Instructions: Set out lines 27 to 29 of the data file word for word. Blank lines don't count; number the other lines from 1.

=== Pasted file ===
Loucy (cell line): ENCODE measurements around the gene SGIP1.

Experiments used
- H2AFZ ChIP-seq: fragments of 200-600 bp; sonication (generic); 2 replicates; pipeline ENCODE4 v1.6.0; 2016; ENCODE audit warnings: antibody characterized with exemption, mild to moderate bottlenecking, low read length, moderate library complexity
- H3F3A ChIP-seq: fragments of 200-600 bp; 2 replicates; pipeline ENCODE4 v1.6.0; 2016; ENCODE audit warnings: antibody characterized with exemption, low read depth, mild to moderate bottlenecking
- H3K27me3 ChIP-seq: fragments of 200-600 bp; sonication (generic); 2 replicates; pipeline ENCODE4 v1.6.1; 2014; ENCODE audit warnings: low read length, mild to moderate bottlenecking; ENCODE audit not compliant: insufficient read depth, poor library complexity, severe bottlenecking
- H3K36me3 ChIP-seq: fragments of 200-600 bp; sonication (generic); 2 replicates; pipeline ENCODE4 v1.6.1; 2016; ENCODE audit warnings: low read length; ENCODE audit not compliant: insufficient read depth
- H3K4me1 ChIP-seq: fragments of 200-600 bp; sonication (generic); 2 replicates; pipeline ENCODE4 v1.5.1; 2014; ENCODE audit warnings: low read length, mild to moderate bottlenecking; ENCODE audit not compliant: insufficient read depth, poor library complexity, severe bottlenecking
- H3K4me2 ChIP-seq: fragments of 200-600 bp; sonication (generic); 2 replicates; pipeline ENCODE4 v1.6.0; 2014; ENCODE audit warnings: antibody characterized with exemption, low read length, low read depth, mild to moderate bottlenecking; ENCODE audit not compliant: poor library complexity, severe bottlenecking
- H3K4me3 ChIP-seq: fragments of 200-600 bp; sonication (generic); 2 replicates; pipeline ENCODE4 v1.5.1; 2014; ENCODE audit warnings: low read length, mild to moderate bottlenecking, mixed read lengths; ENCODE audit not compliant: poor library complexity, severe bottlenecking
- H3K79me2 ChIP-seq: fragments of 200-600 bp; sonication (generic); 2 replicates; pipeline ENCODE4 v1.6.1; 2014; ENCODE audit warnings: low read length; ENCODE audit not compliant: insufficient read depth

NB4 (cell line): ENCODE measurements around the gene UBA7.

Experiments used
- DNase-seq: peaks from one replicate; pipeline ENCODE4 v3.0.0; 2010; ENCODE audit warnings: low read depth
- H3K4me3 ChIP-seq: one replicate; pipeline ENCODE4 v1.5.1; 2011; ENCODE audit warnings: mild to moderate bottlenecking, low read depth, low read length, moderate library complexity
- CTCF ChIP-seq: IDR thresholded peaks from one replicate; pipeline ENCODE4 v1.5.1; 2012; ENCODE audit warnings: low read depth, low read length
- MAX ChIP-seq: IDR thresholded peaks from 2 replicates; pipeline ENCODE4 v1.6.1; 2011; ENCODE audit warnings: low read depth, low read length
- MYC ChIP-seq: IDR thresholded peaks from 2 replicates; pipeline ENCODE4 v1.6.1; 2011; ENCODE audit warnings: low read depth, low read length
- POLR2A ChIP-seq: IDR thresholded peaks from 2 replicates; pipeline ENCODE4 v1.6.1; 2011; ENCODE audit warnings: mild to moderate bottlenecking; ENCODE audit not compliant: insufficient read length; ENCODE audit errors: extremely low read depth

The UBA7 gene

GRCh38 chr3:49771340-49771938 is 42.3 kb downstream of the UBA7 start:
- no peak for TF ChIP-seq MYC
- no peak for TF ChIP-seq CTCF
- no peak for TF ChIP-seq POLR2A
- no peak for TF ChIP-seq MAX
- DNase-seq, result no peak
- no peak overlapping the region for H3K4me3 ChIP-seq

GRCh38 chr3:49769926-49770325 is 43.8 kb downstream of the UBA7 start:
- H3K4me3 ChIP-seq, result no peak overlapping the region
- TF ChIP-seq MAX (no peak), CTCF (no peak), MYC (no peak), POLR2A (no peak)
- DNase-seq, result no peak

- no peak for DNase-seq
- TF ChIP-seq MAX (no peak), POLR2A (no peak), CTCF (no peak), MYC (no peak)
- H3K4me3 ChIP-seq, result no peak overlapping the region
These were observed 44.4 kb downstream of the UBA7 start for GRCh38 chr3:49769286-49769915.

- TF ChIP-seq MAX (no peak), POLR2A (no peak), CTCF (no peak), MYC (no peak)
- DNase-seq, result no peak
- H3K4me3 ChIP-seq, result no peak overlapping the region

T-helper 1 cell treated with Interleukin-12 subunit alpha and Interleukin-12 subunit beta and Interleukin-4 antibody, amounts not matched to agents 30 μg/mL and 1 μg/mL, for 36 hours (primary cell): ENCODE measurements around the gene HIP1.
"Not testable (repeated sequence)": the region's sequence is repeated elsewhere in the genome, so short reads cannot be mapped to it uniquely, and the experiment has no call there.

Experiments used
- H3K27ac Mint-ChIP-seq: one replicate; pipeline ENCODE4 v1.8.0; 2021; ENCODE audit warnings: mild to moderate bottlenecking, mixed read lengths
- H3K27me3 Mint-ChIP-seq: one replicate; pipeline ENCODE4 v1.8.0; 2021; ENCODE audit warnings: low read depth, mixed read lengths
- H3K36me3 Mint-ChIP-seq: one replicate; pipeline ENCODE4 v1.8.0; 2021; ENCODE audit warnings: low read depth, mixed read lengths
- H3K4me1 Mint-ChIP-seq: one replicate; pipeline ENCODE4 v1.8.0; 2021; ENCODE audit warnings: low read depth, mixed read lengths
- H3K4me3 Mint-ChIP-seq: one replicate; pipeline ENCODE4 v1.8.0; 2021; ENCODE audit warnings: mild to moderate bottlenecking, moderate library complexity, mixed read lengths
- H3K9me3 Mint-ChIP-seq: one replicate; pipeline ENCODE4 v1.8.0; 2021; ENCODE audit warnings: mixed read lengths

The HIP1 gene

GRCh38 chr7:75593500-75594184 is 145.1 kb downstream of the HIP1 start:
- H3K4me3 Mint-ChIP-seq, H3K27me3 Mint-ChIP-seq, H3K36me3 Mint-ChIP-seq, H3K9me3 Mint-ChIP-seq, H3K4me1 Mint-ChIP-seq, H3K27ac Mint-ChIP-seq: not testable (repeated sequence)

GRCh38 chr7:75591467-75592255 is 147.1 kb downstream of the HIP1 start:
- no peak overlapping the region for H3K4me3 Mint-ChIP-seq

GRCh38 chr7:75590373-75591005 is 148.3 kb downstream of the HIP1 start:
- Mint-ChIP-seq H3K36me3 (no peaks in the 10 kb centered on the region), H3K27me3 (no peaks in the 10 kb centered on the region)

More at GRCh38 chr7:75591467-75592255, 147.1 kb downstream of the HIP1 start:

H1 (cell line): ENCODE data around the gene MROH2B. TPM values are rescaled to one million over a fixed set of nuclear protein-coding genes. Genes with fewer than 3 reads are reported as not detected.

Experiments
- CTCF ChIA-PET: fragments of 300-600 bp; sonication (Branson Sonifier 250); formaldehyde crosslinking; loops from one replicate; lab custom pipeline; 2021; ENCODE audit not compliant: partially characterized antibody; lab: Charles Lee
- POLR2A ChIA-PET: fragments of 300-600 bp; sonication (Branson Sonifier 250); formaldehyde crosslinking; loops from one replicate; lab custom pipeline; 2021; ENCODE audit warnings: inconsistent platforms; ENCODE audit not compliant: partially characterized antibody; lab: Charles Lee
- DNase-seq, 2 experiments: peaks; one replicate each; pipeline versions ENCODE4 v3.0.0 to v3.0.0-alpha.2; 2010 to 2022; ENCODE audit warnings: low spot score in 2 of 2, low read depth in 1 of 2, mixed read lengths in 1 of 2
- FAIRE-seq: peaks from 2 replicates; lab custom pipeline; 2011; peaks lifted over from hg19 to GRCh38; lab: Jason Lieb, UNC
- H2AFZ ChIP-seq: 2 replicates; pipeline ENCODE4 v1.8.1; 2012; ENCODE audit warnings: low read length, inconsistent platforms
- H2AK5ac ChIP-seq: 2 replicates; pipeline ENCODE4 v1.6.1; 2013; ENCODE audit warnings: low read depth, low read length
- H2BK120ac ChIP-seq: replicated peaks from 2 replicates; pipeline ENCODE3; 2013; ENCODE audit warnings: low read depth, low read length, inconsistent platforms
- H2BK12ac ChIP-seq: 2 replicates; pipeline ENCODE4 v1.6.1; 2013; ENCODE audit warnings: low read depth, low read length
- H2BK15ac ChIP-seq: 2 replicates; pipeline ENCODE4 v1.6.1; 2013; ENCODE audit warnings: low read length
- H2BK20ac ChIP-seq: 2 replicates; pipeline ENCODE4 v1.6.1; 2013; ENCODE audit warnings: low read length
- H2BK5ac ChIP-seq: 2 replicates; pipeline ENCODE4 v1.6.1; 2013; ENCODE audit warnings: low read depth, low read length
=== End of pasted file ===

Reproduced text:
GRCh38 chr3:49769926-49770325 is 43.8 kb downstream of the UBA7 start:
- H3K4me3 ChIP-seq, result no peak overlapping the region
- TF ChIP-seq MAX (no peak), CTCF (no peak), MYC (no peak), POLR2A (no peak)